No 5 lock: Victor Matfield v Lood de Jager
Beanpole De Jager showed encouraging signs in his start at Newlands recently of recapturing his industrious form of the 2015 World Cup, when he filled in at times for the very Matfield, occasionally troubled by niggles as he went through his fitting international swansong as most-capped Bok of all time. But Big Vic was at just about the pinnacle of his illustrious career in 2007, aged 30, seriously athletic and a globally unrivalled lineout expert, both on own ball and for great nuisance value on the opposition throw.
No 4 lock: Bakkies Botha v Eben Etzebeth
Of course the temptation is huge to pair Matfield with his long-time Bulls and Bok second-row buddy Botha, a genuinely hard man of rugby who was the perfect foil for Matfield. For many years their alliance could not be bettered by any other nation. But Etzebeth, amazingly still only 25, is right up alongside Botha as an “enforcer” and more like a fuel-injection version of the Loftus favourite when it comes to mobility in open play. Yes, he just cuts the nod for No 4.
Tighthead prop: CJ van der Linde v Ruan Dreyer
Choice: Neither … John Smit shifts in here, and leads our combo
For reasons that will become apparent right below, we have chosen to overlook both tightheads. Van der Linde was a brawny, talented front-ranker but his career was so often blighted by injury, whilst Dreyer has proved too much of a penalty liability at the set-piece this year and may be lucky to retain the No 3 jersey on the Euro tour. So the solution? Shift chunky hooker Smit to his “other” front-row position, where he operated in as many as 13 of his 94 starts for SA - including when the Boks beat the British and Irish Lions in a 2009 series.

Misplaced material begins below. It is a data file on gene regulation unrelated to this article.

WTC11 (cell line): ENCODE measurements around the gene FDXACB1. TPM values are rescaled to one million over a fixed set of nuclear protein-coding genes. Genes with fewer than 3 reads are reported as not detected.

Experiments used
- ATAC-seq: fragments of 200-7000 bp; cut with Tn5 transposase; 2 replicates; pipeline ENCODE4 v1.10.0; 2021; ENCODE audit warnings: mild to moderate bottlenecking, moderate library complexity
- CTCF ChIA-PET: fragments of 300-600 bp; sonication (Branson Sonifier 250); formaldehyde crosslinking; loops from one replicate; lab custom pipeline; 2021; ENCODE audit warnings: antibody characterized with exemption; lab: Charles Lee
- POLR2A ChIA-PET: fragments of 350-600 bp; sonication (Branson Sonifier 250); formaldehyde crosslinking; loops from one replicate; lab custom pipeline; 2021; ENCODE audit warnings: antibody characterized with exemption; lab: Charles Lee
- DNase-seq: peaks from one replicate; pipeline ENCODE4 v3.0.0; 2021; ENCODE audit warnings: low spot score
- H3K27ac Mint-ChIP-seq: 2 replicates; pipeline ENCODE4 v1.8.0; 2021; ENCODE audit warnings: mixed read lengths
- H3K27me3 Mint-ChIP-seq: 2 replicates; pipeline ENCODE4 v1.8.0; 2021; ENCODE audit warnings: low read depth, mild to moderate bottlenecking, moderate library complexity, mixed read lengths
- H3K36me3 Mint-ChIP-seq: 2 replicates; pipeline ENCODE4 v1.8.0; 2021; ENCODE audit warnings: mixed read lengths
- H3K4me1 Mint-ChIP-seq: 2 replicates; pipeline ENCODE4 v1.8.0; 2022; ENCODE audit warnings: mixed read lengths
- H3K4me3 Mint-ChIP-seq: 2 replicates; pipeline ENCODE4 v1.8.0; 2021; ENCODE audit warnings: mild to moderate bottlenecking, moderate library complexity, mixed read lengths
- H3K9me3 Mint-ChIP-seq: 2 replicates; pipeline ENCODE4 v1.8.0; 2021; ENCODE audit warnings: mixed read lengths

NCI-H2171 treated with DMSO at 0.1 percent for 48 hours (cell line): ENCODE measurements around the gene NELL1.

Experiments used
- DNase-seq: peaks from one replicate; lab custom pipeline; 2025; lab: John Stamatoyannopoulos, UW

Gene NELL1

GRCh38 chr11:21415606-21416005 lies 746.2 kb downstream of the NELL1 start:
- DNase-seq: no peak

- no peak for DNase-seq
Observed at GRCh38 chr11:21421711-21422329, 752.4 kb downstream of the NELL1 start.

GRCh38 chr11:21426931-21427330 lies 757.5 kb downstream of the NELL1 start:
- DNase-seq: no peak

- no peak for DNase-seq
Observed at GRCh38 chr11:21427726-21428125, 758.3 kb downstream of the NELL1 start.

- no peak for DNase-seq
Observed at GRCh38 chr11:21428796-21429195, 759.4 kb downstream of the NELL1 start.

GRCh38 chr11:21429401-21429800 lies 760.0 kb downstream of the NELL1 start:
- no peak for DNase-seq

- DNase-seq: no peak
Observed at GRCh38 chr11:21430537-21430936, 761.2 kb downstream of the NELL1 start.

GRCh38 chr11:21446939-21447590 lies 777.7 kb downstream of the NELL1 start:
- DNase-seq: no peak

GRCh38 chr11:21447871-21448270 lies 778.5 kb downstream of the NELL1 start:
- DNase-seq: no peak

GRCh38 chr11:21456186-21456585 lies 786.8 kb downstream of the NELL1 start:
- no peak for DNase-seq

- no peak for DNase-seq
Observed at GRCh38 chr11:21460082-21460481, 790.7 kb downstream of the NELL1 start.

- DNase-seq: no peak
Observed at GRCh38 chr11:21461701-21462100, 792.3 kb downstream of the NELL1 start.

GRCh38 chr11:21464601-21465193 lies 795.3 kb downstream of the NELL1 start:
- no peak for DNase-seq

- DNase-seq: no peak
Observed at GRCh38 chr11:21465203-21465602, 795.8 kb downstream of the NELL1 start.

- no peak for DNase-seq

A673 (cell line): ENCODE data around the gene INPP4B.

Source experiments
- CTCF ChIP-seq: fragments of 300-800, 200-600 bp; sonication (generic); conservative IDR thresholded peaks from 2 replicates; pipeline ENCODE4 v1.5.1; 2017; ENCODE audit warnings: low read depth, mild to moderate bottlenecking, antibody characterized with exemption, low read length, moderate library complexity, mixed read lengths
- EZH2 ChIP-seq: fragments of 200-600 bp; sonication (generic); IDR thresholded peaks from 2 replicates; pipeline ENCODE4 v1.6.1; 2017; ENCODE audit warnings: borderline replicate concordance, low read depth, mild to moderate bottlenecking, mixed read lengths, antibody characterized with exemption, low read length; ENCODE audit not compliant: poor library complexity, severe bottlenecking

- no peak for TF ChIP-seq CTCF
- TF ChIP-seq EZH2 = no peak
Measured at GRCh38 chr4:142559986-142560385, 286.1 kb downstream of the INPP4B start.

Hooker: John Smit v Malcolm Marx
See also the category immediately above for further explanation. Smit was often dead-eye accurate with his throw-ins, a key part of a hooker’s armoury, much to the appreciation of his major lineout ace Matfield ... and of course a fine scrummager in the middle. But the barnstorming Marx, 23, is developing in all facets at a rate of knots in 2017, including a near-perfect Test against NZ recently. He is also a lethal carrier and pilferer. With Marx’s 119kg frame alongside him, Smit ought to fare fine as set-piece anchor-man, thank you!
Loosehead prop: Os du Randt v Steven Kitshoff
Choice: Du Randt
The flame-haired Kitshoff finally got a maiden start against the All Blacks at Newlands, and only confirmed his emerging pedigree. But he is another player in this exercise yet to reach his potential best levels in international rugby ... and impeded for these purposes by the presence of the universally revered Du Randt, a behemoth of a prop with surprising mobility and record winner of two World Cups, an admirable 12 years apart. It’s simply got to be Os.
*Follow our chief writer on Twitter: @RobHouwingJohn Smit lifts the Webb Ellis Cup in 2007 (Getty Images)